Successful plans properly defined the problem schools were facing and provided specifics on accountability, which is something the AAPS equity plan lacks, Else said. One of the successful equity plans was the Campaign for Racial Equity in Our Schools in Chapel Hill, N.C.
“Through this problem identification and looking at the data, successful plans, every single one, include specific measures and accountability,” Else said. “When we look at the best practices, they all included all stakeholders at the beginning of the plan. Not having teachers, not having students and not having parents in this plan is almost sure to set it up where it is not going to meet everyone’s needs.”
Stacey Ebron, a member of AASPIRE and the mother of two boys at Lawton Elementary School, discussed how identifying the problem is a key step in proper implementation.
“You really need to have an understanding and acknowledgement of the ways that the school system is set up to benefit white children and disadvantage children of color,” Ebron said. “When we look at Chapel Hill’s problem statement and AAPS’s equity plan, what we are missing is the understanding of the problem. The mission statement is to increase equity, but there is no explanation of what the problem is, the goals and the objectives.”
Angela Guy-Lee, a member of AASPIRE and mother of three AAPS students, discussed how AAPS’s definition of equity does not address the responsibility leadership holds in solving equity problems in schools.
“When everyone is responsible, no one is actually responsible,” Guy-Lee said. “This is a game that institutions play, and what they say is ‘All of us have a role in fixing this, but all of us don’t have power to implement change.’ Equity at its core is about power. You can’t even create a power statement that doesn’t address the power differentials. This kind of statement sounds good, it’s performative, it’s fluffy, but it doesn’t actually hold anyone who’s getting paid to do this work accountable.”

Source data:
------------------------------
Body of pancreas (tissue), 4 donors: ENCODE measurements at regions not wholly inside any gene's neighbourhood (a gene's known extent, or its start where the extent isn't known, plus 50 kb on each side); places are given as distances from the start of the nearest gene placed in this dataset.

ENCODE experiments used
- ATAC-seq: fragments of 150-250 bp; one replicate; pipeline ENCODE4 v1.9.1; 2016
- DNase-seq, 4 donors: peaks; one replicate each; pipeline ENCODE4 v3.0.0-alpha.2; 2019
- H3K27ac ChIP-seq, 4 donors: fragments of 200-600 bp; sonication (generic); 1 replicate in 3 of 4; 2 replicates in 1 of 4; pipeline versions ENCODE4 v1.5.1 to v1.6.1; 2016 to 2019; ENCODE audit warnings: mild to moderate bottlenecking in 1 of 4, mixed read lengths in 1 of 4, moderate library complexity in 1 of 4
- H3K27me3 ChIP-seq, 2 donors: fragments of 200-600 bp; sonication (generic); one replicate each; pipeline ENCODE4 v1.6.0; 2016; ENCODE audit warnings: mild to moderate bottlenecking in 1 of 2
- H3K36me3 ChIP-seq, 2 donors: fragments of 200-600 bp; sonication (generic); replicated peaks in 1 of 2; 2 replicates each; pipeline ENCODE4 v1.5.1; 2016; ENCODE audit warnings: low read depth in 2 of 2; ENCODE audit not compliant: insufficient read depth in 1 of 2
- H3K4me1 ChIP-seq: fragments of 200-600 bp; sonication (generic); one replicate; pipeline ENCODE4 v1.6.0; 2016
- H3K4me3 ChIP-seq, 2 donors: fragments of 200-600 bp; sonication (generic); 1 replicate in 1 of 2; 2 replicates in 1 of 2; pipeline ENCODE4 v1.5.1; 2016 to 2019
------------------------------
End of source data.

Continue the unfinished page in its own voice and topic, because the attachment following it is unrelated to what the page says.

In response to AASPIRE’s critiques, Johnson said it is important to note that the plan is only a draft.
“We are still in somewhat of a starting point,” Johnson said.
AASPIRE also researched the equity plans forJefferson County Public Schools in Kentucky, which included specifics such as quantifiable goals and timeframes. On promoting equity-centered leadership, JCPS included specifics such as funding and a racial equity analysis protocol that was used to review the entire district’s school policy.
Ebron reiterated the importance of speeding up the process and having more community representation in tweaking the equity plan.
“It’s past the time that parents and children and community members should be at the table helping to improve the equity plan,” Ebron said. “We realize that we are in a pandemic, but we can’t wait any longer because our children are still suffering in the Ann Arbor Public Schools systems.”
Regarding further partnership between AASPIRE and the BOE, Ebron said they hope the information presented at this meeting would be brought to leadership in order to implement changes sooner rather than later.
“What we hope is, since you are not going to let us have access to Dr. Swift (AAPS superintendent) or the district leadership team, that you will take these concerns back to that team and bring them up as part of your board’s responsibility in governing this equity plan,” Ebron said. “We hope we have given you some fruitful thought that you can act on, because that is what this group is all about.”
Daily Staff Reporter Caroline Wang can be reached at firstname.lastname@example.org.
Correction: A previous version of this article incorrectly stated that the AAPS equity plan was released on January 2021. The plan was released in January 2019.